Firelight Media Announces Spark Fund Recipients

The Spark Fund, a one-time opportunity underwritten by the National Endowment for the Humanities, provides stipends to 36 established BIPOC filmmakers whose work was disrupted by the pandemic.

Firelight Media, the premier destination for nonfiction cinema by and about communities of color, today announced the recipients of the Spark Fund, which offers support to established, independent documentary filmmakers who self-identify as Black, Indigenous, and/or people of color (BIPOC) and whose work on humanities-themed projects was disrupted by the COVID-19 public health emergency. This one-time opportunity, which is underwritten by the National Endowment for the Humanities’ Sustaining the Humanities through the American Rescue Plan (#SHARP) Grantmaking initiative, provides stipends rather than project support to the selected filmmakers.

“We are grateful to the National Endowment for the Humanities for recognizing the critical role that filmmakers play in educating the public about the humanities, and for this opportunity to provide significant financial support to established BIPOC nonfiction filmmakers in continuing their work despite the challenges they have faced throughout the COVID-19 pandemic,” said Firelight Media President Marcia Smith. “Mid-career filmmakers of color face significant obstacles to sustaining their work even in ordinary times — the pandemic exacerbated this problem. It is truly an honor to help this talented group of filmmakers get back to work on films that will enliven and enrich our democracy.”

“The National Endowment for the Humanities commends Firelight Media for its work in administering American Rescue Plan funds to assist filmmakers affected by the pandemic,” said NEH Chair Shelly C. Lowe (Navajo). “These stipends will provide crucial support to talented and often overlooked filmmakers who are telling important, untold stories of the country’s rich and diverse history.”

The Spark Fund will provide 36 stipends of $50,000 to selected BIPOC documentary filmmakers over the period of one year. The stipend is not a project grant but is instead intended to alleviate financial hardship and work disruptions endured from the COVID-19 pandemic. The selected filmmakers are all working on humanities-themed projects, many of which align with the themes of NEH’s “A More Perfect Union” initiative.

Firelight Media received over 200 applications to the Spark Fund. Recipients were selected with the help of two specially-created selection committees — one to identify a group of finalists and another to select the 36 recipients — comprising an esteemed group of humanities scholars, filmmakers, and programmers. Recipients come from 13 states spanning the U.S., from California to Massachusetts, Texas to Washington, and Florida to Hawaii.

The Spark Fund recipients are:

Along with the Sundance Institute and the Independent Television Service (ITVS), Firelight Media received one of three grantmaking awards aimed at supporting media professionals whose livelihoods and in-progress projects have been affected by COVID-related financial losses. The American Rescue Plan: Humanities Grantmaking program is an emergency relief program intended to fund grantmaking programs that assist organizations and individuals working in the humanities who have been adversely affected by the coronavirus pandemic and require support to restore and sustain their core activities. The National Endowment for the Humanities has funded 13 grantmaking programs: six grantmaking programs for individuals and seven grantmaking programs for organizations. Collectively, these awards will support approximately 145 individuals and as many as 625 organizations. Learn more here.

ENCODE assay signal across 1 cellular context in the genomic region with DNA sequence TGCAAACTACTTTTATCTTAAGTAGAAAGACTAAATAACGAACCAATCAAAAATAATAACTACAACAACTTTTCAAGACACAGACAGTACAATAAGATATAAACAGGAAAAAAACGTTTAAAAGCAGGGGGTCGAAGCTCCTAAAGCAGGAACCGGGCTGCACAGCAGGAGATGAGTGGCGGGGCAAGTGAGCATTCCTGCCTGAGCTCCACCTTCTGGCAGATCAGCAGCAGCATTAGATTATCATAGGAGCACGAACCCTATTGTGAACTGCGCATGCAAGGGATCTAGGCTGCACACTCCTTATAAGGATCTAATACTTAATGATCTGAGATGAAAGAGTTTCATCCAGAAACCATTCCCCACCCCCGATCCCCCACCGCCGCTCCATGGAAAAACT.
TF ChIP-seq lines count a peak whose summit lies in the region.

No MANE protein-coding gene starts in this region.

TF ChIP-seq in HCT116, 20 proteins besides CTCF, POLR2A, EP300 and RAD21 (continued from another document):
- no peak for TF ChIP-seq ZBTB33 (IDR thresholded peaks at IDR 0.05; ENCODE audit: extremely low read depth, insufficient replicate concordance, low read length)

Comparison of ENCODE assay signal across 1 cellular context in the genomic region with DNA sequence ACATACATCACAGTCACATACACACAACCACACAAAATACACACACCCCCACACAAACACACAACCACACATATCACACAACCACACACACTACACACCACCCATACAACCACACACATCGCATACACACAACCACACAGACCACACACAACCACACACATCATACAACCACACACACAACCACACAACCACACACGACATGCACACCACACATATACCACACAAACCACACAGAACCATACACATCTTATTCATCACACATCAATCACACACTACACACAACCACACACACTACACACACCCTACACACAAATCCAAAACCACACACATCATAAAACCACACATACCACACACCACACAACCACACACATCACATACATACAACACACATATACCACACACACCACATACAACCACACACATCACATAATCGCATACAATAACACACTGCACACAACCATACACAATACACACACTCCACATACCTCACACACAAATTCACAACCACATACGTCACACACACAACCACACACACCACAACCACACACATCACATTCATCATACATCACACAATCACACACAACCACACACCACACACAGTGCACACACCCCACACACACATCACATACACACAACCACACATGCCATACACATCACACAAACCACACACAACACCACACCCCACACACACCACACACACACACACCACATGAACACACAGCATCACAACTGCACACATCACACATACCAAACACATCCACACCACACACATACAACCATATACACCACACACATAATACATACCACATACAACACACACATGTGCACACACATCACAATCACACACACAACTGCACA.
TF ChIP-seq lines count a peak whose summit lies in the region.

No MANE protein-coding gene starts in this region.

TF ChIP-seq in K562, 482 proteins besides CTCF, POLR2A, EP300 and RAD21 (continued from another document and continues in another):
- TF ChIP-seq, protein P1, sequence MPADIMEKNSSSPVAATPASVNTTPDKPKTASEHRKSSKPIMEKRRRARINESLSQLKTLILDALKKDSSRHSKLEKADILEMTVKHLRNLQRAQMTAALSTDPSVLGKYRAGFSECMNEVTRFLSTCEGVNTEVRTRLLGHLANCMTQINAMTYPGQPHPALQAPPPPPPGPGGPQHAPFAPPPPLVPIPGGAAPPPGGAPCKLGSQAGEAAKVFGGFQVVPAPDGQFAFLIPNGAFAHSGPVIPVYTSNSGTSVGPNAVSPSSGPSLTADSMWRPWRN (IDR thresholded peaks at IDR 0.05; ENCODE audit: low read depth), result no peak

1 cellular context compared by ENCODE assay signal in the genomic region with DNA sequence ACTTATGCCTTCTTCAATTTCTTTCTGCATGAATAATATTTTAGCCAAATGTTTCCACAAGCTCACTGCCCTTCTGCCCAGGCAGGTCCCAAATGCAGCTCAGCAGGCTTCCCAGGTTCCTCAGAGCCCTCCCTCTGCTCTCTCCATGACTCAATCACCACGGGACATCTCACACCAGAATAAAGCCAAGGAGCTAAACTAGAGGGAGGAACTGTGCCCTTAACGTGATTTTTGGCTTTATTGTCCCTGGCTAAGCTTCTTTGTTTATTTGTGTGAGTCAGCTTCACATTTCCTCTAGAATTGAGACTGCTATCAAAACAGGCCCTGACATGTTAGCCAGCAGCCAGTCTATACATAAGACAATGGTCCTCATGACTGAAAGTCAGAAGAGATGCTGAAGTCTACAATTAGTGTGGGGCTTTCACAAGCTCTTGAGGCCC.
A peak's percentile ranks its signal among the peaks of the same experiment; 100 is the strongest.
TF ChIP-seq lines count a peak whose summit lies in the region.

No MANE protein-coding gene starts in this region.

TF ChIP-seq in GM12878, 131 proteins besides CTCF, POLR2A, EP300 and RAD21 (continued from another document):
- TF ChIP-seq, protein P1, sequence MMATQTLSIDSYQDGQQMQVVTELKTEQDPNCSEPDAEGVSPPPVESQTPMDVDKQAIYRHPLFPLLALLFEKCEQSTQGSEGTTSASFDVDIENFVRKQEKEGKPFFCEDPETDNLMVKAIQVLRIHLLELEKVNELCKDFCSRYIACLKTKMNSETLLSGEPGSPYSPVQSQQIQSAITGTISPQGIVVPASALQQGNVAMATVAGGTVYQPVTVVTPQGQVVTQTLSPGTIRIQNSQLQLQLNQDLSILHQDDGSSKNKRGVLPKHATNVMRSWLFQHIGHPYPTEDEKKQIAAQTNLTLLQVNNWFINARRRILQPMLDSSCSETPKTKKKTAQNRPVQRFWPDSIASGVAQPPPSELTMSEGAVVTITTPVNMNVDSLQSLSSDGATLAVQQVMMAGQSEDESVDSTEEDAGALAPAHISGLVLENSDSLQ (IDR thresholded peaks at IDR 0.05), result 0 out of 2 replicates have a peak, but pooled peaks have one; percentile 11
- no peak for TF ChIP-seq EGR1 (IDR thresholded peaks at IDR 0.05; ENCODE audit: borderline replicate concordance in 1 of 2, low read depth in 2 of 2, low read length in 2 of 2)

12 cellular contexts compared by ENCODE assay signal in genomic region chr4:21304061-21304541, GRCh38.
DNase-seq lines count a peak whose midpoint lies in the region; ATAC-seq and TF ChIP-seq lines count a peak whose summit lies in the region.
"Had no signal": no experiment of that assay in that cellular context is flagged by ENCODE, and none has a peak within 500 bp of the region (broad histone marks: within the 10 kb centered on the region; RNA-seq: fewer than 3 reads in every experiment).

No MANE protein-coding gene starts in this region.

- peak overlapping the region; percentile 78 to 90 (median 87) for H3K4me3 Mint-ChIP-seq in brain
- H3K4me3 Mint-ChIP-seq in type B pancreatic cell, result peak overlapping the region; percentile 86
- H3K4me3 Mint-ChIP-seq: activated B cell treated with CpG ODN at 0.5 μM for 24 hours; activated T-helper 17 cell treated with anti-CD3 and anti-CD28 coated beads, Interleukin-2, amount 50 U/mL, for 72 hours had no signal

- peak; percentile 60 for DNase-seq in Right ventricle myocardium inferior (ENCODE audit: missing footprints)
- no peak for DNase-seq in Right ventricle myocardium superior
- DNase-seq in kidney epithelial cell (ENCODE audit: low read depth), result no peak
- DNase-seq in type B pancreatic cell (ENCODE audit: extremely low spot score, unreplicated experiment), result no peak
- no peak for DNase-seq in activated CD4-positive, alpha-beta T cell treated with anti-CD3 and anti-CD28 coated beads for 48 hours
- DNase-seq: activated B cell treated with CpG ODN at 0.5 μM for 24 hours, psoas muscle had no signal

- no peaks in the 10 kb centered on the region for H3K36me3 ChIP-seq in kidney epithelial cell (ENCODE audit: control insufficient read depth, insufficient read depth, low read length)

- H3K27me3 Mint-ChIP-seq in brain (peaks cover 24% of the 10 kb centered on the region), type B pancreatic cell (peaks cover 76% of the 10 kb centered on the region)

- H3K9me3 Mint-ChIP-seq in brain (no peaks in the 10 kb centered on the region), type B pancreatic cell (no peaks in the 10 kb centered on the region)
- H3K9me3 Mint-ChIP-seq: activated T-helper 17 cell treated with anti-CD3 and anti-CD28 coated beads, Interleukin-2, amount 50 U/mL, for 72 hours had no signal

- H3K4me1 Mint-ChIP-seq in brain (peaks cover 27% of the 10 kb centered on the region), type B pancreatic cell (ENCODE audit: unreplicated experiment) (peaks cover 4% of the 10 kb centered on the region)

Even though it is a one-time opportunity, the Spark Fund upholds Firelight Media’s mission to support filmmakers of color throughout different stages of their careers and through challenges they often face in the nonfiction film industry. Firelight Media’s Artist Programs include the Documentary Lab, the organization’s flagship mentorship program focused on developing emerging filmmakers, and the Williams Greaves Fund, which addresses the persistent structural challenges many filmmakers of color face after producing their first films so that they are able to remain in the field and continue to create vital stories focused on underrepresented people and topics, among others.

About Firelight Media

Firelight Media is a premier destination for non-fiction cinema by and about communities of color. Firelight Media produces documentary films, supports filmmakers of color, and cultivates audiences for their work. Firelight Media’s programs include the Documentary Lab, an 18-month fellowship that supports emerging filmmakers of color; Groundwork Regional Lab, which supports filmmakers in the American south, midwest, and U.S.-controlled Territories; and the William Greaves Fund for mid-career nonfiction filmmakers from racially and ethnically underrepresented communities. Firelight Media also produces digital short films, including the recently announced collection HOMEGROWN: Future Visions, presented in partnership with PBS and the Center for Asian American Media (CAAM).

About the National Endowment for the Humanities

Created in 1965 as an independent federal agency, the National Endowment for the Humanities supports research and learning in history, literature, philosophy, and other areas of the humanities by funding selected, peer-reviewed proposals from around the nation. Additional information about the National Endowment for the Humanities and its grant programs is available at neh.gov.

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Firelight Media

Firelight Media

Firelight Media produces documentary films, supports nonfiction filmmakers of color, and cultivates audiences for their work. We’re #changingthestory.